Grain shippers
The N.G.F.A. urged the federal S.T.B. to refocus its efforts on creating a workable procedure that grain shippers may use to challenge freight rail rates.

WASHINGTON — The National Grain and Feed Association (N.G.F.A.) along with more than 30 other interested parties urged the federal Surface Transportation Board (S.T.B.) to refocus its efforts on creating a workable procedure that grain shippers may use to challenge freight rail rates in its Expanding Access to Rate Relief advance notice of proposed rulemaking (A.N.P.R.).

“We commend the Board (S.T.B.) for continuing to examine ways to make its rate rules more accessible to agricultural shippers,” the N.G.F.A. said in its comments to the S.T.B. “We urge the board to refocus on developing rate rules and procedures that are appropriate, workable and accessible for grain and other agricultural shippers for all railroad rate disputes.”

The N.G.F.A. said the S.T.B. had erred by suggesting potential changes would address only a small subset of rate disputes “despite the overwhelming body of evidence that none of the current methodologies … are workable for agricultural shippers.” In addition, the organization said the S.T.B. had erred by expanding the issue to non-agricultural commodities that were not warranted “given both the unique characteristics of rail movements of grains, oilseeds and grain products” and because non-agricultural shippers have not been involved in seeking alternative rate methodologies.

Joining to support the N.G.F.A. in its comments were the National Association of State Departments of Agriculture, 14 other national farm, commodity and agribusiness associations, including the American Bakers Association, the National Pasta Association, the North American Millers’ Association, the Corn Refiners Association and the National Oilseed Processors Association, and 16 state and regional associations affiliated with the N.G.F.A.

In its comments, the N.G.F.A. reiterated its original extensive documentation and rationale for why rail movements of agricultural commodities and products differ from non-agricultural commodities, noting that grain was the largest commodity grouping with common-carrier service and that grain shippers typically do not enter into rail transportation contracts because of the nature of their business, which require greater flexibility than usually is allowed for in contracted shipments.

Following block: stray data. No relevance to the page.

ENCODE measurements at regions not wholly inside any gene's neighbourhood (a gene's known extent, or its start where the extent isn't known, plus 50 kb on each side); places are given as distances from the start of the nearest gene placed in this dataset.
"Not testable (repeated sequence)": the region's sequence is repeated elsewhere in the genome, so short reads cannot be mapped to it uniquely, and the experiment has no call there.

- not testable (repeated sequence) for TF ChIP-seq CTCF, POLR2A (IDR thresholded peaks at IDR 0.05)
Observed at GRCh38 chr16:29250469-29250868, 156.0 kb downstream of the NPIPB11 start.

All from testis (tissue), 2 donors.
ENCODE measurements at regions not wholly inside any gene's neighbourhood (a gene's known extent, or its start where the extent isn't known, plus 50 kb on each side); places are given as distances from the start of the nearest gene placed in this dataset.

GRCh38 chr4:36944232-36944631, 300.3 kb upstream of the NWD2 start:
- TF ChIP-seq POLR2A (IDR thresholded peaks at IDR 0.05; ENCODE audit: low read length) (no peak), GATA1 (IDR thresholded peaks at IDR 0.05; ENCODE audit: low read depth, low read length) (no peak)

The N.G.F.A. said real rail rates for grain rose 40% from 2002 to 2013 while real rates for most other commodities increased between 15% and 25%.

“Despite these developments, no shipper of agricultural commodities has filed a rate case under any of the board’s existing rules in more than 30 years,” the N.G.F.A. said. “Consequently, it is critical that the S.T.B. modify its current rate review rules to make them more accessible to, and workable for, shippers of agricultural commodities with rate disputes of all sizes.”

The N.G.F.A. and other interested parties said the scope of the A.N.P.R. is “far too narrow” because it was in part limited to undefined “very small disputes.” Further, it said the “preliminary screen” criteria were not workable or correct, and that two default parameters of the Comparison Group Approach were flawed.

The N.G.F.A. said it was pleased that the S.T.B. was considering adopting the Revenue Adequacy Adjustment Factor as part of the agricultural commodity maximum rate methodology proposed by the N.G.F.A. Also, the N.G.F.A. commended the S.T.B. on its efforts to make its procedures applicable to rail rate cases more streamlined and less costly and complicated.

“We further urge the board, after considering the comments submitted by the N.G.F.A. and other parties, to move expeditiously to develop and propose rate-challenge methodology rules appropriate for grain and agricultural shippers,” the N.G.F.A. said in concluding comments.